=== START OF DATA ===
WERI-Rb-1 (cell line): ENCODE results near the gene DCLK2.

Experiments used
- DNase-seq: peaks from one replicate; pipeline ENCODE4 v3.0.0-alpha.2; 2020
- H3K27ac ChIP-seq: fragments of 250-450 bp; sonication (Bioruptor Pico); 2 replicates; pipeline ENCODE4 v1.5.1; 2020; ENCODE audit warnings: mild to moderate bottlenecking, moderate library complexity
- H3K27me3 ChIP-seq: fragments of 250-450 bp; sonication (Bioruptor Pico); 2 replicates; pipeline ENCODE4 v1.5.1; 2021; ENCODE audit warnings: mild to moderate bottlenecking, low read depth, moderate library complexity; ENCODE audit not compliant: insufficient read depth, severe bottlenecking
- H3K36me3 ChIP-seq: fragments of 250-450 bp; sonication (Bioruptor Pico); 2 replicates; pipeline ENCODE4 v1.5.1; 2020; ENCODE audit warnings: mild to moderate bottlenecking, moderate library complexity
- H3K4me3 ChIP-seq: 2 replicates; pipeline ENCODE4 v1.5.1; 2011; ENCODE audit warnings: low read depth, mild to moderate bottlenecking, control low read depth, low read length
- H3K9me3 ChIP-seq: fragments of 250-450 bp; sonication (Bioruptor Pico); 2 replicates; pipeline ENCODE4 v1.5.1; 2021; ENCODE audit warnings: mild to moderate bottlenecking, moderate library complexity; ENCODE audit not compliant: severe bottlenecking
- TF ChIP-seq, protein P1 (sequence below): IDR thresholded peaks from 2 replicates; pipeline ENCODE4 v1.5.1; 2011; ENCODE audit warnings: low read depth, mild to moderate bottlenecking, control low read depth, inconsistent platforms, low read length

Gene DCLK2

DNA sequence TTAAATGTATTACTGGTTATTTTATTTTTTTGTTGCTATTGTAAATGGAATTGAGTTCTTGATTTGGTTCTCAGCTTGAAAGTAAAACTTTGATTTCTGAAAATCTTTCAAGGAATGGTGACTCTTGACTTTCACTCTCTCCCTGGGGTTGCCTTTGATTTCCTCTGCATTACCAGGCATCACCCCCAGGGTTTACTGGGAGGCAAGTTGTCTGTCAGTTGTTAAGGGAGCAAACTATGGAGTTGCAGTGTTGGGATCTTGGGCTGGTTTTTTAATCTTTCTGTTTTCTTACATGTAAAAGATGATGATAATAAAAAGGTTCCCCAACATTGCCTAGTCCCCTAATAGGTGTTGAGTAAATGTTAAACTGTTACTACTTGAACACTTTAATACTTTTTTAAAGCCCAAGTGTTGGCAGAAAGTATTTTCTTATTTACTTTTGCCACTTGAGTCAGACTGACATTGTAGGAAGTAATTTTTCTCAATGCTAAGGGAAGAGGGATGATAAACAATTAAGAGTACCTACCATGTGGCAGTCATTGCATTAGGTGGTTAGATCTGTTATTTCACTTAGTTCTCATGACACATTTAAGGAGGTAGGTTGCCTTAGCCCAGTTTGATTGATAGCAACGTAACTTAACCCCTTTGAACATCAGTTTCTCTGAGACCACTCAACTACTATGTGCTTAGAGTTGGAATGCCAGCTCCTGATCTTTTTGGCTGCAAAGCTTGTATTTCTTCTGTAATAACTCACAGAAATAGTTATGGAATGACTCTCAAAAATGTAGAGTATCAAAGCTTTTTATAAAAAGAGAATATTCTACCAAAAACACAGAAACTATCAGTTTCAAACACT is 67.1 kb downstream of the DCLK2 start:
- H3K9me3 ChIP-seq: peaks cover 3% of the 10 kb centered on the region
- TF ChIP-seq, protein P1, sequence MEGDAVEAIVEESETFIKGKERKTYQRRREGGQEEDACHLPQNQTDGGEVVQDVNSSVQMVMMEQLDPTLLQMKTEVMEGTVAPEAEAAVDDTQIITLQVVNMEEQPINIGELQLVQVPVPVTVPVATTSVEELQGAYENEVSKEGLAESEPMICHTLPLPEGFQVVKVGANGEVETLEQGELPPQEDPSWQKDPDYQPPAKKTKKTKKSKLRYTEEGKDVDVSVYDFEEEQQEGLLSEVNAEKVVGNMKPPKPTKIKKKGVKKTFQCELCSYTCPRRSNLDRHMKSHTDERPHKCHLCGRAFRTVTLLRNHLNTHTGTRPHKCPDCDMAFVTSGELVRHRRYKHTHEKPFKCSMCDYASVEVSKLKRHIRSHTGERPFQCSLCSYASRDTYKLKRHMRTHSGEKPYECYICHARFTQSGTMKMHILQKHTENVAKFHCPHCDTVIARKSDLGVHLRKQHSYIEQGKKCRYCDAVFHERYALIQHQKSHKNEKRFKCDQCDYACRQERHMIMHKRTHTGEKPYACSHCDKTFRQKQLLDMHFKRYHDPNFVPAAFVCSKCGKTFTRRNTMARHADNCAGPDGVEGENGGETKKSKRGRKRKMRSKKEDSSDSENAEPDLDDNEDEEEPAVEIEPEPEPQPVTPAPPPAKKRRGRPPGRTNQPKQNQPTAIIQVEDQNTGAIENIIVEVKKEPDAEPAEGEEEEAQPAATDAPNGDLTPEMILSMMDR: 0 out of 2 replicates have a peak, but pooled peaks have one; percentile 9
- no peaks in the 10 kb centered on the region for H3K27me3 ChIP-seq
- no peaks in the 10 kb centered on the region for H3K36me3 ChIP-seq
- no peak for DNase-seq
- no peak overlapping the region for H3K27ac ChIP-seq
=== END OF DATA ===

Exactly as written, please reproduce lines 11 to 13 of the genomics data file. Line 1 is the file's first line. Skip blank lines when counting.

DNA sequence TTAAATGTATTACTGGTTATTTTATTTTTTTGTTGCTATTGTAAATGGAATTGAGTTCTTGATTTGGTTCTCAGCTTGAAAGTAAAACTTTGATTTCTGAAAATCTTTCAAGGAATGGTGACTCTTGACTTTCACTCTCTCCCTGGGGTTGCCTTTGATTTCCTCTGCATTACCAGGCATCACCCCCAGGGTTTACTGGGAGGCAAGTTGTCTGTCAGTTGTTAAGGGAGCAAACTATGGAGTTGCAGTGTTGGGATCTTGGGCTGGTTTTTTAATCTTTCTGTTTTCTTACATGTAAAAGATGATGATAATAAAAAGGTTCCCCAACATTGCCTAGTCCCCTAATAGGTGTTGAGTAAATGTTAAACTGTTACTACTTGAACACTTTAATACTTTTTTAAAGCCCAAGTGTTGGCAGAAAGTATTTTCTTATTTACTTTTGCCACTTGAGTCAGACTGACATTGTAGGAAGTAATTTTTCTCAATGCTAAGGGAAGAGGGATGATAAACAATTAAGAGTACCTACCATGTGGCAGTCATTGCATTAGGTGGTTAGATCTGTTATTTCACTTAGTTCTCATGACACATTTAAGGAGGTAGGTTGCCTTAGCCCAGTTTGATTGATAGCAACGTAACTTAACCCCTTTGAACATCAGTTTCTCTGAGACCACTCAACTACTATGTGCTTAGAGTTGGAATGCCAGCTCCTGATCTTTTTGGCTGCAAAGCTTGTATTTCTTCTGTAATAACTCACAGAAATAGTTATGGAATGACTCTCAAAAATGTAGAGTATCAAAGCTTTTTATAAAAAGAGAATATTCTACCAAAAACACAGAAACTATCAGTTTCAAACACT is 67.1 kb downstream of the DCLK2 start:
- H3K9me3 ChIP-seq: peaks cover 3% of the 10 kb centered on the region
- TF ChIP-seq, protein P1, sequence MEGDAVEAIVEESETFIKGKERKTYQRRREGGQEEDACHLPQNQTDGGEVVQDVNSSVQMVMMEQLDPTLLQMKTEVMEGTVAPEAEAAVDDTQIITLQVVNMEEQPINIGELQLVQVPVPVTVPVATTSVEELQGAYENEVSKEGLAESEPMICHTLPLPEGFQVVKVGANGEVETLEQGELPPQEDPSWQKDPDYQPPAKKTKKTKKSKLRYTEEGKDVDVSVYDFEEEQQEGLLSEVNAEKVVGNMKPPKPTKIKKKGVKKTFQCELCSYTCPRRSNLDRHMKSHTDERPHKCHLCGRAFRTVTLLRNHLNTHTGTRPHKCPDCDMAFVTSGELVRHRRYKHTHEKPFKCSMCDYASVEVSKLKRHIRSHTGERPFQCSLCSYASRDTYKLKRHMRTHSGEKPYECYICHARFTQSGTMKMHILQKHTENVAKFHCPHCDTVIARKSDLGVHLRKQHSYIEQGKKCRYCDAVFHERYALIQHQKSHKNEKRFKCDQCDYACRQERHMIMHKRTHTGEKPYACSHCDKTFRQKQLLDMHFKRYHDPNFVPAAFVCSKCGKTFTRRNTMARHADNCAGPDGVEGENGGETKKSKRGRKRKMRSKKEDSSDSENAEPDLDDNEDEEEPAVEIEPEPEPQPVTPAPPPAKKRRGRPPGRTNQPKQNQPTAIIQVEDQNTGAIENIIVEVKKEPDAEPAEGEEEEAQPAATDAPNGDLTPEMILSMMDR: 0 out of 2 replicates have a peak, but pooled peaks have one; percentile 9